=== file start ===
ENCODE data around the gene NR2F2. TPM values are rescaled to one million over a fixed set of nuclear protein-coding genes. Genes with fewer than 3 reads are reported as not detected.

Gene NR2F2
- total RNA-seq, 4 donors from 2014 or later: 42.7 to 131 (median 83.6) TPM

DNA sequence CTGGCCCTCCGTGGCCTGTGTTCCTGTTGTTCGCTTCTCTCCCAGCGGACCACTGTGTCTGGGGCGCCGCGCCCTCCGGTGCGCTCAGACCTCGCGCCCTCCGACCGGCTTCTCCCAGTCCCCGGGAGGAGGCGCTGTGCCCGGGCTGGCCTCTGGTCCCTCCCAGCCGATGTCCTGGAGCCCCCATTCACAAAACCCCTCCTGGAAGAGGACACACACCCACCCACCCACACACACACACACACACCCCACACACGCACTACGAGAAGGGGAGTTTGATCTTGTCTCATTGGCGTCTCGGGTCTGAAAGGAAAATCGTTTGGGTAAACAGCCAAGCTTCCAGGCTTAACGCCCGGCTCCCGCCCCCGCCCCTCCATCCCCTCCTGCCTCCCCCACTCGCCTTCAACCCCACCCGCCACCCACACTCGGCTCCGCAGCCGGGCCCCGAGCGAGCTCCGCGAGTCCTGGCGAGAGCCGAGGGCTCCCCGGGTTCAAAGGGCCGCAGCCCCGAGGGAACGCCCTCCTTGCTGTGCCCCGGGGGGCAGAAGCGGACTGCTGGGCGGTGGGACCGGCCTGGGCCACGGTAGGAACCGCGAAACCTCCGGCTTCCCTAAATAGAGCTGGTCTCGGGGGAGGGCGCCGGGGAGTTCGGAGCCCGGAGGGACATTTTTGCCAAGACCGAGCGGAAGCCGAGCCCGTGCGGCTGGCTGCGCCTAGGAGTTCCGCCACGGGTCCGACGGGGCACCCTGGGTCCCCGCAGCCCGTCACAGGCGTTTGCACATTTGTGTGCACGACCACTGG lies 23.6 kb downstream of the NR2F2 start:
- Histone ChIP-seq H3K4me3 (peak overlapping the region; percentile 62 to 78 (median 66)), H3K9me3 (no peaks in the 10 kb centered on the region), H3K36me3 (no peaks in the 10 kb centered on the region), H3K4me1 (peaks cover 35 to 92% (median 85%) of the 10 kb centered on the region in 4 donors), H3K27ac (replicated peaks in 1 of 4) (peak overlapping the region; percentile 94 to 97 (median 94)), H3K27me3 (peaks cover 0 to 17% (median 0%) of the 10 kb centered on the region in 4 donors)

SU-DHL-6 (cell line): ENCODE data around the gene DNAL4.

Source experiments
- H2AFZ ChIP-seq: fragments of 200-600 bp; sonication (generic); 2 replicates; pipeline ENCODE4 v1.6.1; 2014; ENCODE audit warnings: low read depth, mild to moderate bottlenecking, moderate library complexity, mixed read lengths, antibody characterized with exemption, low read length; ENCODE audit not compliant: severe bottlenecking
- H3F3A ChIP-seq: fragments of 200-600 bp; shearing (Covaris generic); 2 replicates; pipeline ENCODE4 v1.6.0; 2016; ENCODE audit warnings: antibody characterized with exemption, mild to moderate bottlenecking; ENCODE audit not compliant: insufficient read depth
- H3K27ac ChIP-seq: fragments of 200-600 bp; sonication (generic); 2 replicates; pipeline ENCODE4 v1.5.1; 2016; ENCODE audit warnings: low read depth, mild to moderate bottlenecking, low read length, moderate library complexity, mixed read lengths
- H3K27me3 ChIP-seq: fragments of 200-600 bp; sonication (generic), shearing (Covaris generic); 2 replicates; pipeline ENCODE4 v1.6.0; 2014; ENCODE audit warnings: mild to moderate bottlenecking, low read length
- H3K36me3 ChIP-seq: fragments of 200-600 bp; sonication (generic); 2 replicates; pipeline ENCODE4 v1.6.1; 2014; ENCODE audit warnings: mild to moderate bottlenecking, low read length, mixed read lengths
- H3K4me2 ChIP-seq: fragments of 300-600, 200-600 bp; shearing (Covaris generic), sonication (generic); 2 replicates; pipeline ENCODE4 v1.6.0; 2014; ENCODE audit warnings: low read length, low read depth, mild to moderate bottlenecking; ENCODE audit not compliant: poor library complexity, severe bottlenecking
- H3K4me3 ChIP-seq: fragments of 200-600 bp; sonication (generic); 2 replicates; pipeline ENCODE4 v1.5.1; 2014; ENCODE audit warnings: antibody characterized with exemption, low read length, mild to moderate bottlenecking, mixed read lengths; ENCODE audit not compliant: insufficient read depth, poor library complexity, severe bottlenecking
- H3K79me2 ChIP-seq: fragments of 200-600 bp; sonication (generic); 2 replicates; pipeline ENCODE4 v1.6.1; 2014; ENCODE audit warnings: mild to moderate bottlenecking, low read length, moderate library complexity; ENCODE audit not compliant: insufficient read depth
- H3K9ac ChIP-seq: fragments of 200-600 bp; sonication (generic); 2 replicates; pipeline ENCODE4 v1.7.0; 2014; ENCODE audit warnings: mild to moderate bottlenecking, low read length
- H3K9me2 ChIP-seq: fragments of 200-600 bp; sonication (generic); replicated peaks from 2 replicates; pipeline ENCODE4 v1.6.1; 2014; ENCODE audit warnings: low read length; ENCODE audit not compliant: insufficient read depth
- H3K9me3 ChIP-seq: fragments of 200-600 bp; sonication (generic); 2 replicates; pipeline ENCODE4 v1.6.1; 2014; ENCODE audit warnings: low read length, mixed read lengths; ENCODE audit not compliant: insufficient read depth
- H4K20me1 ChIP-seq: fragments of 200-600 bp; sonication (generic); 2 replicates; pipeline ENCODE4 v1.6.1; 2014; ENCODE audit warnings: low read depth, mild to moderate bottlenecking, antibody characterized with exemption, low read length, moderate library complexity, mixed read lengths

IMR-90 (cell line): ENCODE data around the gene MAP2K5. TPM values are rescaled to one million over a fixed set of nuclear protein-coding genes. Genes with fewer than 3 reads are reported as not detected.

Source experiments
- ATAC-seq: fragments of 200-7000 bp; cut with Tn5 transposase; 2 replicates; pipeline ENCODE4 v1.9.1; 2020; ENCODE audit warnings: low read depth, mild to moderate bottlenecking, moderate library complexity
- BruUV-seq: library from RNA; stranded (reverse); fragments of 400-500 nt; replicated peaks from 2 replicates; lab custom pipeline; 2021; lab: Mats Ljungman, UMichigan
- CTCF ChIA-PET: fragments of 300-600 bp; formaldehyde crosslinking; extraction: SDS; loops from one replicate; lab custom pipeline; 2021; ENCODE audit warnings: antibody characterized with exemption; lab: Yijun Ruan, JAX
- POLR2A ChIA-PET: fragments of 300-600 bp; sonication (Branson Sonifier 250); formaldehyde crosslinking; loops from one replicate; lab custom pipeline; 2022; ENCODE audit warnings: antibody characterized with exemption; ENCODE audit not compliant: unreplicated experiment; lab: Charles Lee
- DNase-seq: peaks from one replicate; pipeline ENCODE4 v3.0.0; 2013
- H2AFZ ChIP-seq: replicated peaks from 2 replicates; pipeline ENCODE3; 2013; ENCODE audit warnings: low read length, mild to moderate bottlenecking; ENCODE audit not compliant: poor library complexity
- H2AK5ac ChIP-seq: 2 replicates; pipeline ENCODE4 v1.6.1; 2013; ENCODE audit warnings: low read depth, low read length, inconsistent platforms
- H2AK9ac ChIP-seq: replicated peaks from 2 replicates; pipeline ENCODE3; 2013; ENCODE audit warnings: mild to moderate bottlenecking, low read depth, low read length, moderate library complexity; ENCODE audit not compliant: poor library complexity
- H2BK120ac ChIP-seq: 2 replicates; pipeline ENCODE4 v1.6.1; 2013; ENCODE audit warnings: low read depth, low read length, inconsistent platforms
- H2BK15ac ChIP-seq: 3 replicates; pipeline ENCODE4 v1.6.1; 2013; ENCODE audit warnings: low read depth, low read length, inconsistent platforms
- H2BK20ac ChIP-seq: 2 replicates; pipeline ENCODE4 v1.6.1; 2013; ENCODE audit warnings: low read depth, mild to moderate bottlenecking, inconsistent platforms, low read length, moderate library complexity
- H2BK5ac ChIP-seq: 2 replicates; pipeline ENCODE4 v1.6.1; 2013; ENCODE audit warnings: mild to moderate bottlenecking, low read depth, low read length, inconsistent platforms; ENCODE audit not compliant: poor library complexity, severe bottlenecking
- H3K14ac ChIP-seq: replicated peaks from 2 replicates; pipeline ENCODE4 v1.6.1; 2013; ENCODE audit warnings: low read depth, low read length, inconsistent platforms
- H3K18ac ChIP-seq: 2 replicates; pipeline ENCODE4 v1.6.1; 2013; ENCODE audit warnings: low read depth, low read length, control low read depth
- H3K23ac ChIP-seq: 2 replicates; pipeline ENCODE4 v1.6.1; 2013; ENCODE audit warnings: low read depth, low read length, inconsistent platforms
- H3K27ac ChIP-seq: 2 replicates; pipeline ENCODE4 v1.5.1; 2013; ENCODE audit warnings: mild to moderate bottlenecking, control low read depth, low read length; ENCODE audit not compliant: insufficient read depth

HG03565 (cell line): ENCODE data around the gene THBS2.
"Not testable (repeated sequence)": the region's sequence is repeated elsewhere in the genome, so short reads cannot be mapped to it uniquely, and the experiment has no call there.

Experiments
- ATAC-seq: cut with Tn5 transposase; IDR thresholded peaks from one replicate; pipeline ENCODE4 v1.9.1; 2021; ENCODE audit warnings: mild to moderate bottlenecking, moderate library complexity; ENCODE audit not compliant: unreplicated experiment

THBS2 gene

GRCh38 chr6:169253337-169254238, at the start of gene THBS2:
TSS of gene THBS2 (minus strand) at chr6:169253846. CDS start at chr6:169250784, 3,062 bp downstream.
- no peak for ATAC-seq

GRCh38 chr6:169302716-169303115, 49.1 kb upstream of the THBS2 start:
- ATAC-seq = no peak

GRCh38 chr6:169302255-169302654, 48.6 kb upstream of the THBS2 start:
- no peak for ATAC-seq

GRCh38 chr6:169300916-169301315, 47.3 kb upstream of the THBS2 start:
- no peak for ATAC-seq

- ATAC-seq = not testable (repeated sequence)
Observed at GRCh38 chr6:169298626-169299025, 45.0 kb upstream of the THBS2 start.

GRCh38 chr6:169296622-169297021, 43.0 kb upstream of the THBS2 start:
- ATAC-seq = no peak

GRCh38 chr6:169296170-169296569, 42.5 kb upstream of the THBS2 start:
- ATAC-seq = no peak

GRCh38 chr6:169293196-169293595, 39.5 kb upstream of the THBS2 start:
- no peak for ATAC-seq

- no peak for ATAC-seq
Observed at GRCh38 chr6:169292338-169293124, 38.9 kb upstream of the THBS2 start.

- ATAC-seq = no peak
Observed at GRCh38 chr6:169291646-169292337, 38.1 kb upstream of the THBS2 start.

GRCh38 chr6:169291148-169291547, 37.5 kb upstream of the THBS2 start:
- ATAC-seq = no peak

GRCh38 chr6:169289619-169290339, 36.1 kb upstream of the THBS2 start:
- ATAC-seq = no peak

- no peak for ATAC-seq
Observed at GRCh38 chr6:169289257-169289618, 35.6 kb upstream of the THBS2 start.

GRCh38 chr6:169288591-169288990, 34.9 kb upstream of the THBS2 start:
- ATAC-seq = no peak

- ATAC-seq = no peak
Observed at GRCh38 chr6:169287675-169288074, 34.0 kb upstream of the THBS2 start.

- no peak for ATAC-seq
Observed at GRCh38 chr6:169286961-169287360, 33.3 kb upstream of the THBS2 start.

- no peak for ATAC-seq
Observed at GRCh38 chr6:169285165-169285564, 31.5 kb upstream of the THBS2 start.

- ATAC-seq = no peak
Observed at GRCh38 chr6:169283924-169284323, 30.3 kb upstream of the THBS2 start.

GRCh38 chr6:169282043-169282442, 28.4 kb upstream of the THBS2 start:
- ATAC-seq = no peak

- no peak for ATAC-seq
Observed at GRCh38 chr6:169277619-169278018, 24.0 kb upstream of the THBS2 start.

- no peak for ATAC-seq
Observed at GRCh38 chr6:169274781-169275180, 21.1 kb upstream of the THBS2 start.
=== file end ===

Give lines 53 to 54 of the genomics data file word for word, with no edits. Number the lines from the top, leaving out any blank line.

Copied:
Observed at GRCh38 chr6:169298626-169299025, 45.0 kb upstream of the THBS2 start.

GRCh38 chr6:169296622-169297021, 43.0 kb upstream of the THBS2 start: